Heart of Borneo Expedition Team uses Toughbook 30 in Rainforest Exploration

The Heart of Borneo is a sustainably managed and extremely biodiverse rainforest found in Borneo, the world’s third largest island, located in Southeast Asia. This area is shared between Indonesia in the south and Malaysia and Brunei in the North. With roughly 140,000 miles of rainforest, this area of Borneo’s interior is almost completely unknown to science with over 50 new species discovered in the area over just the past five years.

To learn more about the island, a team of European and Indonesian explorers, scientists and filmmakers established the Heart of Borneo Charity to explore the unknown species and indigenous people in the region. The team’s research would in turn be used to inform the media, empower local people and provide teachers with an educational resource, which can potentially help conserve one of the most biodiverse and threatened areas of the rainforest.

To assist in exploration, the team received donated laptops. However, with torrential downpours, 100% humidity and other challenges – from river crossings to mud pits – the expedition team quickly realized that ordinary laptops would not suffice. In fact, one of the team’s laptops failed after only 48 hours at camp.

After hearing about the exploration team’s situation, Panasonic Computer Products Europe, which markets the Toughbook brand in the EU, loaned the charity Toughbook 30 mobile computers. The team now had reliable and fully-rugged devices built to withstand the extreme operating conditions and which would enable the scientists to remain in contact with the outside world.

“The Toughbook PCs have been solid and dependable. Not even a hiccup. Knowing we can rely on them to work has helped us sleep much better at night,” said Martin Holland, Founder and Executive Director of The Heart of Borneo Charity. “Being able to use them on location whatever the weather, out on boats or 5km into the rainforest from our camp has been incredibly helpful. The Toughbook units have been invaluable in saving the rainforest.”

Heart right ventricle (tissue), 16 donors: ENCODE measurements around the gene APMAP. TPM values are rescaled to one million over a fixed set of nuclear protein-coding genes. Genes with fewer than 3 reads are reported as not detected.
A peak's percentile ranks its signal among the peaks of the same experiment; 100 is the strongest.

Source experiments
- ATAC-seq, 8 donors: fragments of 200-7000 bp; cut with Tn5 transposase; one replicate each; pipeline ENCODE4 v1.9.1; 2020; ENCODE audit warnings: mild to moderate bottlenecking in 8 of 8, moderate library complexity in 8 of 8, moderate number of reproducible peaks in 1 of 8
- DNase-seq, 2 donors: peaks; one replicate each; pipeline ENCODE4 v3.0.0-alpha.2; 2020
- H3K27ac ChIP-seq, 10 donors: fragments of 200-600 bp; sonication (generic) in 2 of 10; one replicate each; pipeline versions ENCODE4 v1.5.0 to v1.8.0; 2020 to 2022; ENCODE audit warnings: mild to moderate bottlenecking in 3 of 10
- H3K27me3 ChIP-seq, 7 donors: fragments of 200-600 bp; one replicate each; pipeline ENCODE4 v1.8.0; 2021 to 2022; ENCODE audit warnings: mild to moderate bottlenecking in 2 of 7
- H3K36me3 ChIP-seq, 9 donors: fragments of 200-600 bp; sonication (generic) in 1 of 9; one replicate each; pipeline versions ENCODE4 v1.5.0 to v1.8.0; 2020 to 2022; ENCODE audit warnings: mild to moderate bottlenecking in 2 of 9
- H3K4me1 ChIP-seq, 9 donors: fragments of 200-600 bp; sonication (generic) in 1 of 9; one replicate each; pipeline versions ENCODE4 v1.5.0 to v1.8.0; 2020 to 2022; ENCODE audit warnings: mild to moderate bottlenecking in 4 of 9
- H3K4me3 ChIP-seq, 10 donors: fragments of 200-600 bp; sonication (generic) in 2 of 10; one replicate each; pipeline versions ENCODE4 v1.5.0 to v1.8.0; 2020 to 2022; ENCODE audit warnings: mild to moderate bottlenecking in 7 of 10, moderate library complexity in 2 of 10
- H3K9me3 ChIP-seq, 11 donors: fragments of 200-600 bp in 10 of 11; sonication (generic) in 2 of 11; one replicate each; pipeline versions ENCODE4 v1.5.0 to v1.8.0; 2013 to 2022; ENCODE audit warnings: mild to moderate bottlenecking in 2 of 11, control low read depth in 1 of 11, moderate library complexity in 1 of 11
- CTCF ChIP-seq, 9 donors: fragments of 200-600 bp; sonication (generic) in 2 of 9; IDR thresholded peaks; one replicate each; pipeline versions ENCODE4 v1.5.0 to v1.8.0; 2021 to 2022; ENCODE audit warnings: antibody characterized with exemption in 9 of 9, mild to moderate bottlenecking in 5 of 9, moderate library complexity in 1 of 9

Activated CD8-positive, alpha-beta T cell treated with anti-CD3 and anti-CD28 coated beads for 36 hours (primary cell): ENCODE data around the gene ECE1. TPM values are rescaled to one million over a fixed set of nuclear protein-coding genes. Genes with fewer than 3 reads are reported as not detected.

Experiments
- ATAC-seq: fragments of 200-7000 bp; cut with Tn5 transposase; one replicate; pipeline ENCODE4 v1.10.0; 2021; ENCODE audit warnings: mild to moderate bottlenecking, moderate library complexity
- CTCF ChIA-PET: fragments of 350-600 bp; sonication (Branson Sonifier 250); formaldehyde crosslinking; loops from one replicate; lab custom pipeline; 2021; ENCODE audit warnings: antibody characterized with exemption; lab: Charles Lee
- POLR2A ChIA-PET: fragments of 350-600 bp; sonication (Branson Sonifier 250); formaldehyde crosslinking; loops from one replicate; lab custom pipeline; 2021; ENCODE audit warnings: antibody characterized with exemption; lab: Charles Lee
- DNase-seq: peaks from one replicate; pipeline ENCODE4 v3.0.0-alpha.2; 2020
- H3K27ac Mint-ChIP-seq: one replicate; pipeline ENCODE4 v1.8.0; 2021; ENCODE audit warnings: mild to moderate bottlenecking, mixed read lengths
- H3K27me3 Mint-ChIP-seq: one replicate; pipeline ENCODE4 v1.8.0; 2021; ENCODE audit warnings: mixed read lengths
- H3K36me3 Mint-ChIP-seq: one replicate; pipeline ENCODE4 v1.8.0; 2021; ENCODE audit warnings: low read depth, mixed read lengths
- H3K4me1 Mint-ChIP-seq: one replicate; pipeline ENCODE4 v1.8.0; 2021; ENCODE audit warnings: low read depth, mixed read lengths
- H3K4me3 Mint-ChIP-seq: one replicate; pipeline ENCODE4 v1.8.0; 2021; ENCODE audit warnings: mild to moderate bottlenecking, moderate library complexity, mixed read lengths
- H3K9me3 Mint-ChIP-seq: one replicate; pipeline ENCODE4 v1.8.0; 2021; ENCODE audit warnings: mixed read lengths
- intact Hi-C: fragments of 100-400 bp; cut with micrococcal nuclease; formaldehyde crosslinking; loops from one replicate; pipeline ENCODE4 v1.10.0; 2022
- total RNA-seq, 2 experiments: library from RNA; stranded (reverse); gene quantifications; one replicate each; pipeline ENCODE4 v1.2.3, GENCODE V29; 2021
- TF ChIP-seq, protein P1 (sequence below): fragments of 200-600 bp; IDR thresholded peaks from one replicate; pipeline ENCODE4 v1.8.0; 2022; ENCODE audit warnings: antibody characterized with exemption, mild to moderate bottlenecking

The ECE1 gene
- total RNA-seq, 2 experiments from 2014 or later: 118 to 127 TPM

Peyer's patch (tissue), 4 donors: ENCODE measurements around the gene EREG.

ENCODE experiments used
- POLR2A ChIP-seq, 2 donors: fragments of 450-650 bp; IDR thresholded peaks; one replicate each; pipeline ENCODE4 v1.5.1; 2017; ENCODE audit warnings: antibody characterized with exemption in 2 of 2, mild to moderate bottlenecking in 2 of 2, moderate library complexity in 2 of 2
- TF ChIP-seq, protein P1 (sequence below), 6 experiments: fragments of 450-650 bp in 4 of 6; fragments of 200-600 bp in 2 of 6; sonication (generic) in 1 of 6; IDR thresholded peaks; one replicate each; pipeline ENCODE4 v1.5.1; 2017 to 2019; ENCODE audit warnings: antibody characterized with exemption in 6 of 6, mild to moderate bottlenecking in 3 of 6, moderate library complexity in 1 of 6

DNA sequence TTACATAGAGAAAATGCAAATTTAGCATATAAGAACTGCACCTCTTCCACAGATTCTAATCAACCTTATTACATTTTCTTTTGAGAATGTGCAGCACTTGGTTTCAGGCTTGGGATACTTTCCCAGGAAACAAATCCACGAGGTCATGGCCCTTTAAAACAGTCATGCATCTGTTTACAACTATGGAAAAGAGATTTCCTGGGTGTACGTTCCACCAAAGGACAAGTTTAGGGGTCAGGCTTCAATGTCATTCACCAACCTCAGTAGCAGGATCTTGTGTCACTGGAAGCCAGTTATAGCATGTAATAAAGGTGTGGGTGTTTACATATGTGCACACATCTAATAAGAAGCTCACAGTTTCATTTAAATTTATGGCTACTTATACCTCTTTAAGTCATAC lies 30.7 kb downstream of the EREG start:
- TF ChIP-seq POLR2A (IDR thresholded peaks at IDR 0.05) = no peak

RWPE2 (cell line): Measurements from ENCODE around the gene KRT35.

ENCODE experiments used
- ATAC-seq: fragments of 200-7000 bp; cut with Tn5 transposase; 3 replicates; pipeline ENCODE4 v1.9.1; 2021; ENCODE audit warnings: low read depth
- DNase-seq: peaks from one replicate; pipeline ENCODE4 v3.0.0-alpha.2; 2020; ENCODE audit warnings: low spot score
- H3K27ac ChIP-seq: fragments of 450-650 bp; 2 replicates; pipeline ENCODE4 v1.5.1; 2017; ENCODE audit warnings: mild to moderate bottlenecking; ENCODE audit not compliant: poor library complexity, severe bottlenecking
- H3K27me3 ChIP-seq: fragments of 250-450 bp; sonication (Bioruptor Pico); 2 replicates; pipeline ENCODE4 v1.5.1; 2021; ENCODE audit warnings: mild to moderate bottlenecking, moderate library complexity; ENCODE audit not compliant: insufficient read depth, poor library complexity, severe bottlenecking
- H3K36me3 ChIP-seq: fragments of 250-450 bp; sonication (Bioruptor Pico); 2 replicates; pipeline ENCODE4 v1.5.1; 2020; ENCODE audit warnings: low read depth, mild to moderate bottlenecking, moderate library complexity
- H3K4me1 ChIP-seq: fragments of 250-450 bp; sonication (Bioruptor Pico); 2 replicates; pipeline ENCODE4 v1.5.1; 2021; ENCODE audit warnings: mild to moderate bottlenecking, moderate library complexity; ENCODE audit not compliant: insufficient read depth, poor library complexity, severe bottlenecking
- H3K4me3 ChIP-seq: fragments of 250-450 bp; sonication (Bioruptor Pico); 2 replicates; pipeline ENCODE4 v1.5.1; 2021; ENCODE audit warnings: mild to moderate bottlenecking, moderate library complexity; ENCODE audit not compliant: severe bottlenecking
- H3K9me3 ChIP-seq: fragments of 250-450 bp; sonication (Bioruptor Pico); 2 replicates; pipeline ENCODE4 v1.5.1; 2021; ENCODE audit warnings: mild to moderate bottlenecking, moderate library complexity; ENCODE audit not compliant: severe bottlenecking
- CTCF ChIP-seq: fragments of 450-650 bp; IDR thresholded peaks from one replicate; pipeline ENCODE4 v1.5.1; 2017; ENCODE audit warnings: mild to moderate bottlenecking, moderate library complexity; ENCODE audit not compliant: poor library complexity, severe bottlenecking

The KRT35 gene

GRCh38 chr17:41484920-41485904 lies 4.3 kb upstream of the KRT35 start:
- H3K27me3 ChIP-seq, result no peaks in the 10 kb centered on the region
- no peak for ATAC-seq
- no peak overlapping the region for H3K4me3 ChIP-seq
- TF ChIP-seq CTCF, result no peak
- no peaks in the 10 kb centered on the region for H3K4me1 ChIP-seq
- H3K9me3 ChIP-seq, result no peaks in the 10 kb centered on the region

Additionally, with the Toughbook computers’ exceptional battery life, the team was able to travel longer distances from the camp and conserve generator energy for extended periods of time. During the expedition, the team used the laptops to record results from “video trap” cameras looking to spot rare and new species.

The Toughbook computers enable the team to check the day’s footage on the spot instead of waiting until arriving back to camp. They also used the devices to share their daily findings and communicate via satellite with museums, schools and the media, including the Natural History Museum and the Guardian newspaper website.

“The water resistance and all around toughness and resilience against knocks and bumps have given us the confidence to speed up our research by taking them into the field,” said Martin. “The touchscreens make them very practical in the field and the antiglare screen makes working even in the direct sunlight of the tropics a breeze – something that amazes me every time.”

As the expedition began in November 2010, the group recently returned to the UK and is beginning to analyze and formulate the data captured with the Toughbook 30 computers. They have already started planning for another trip in September 2011.

To learn more about the Toughbook 31, the successor of the Toughbook 30, click here. Pictures provided are credited to Martin Holland, Founder and Executive Director of the Heart of Borneo Project.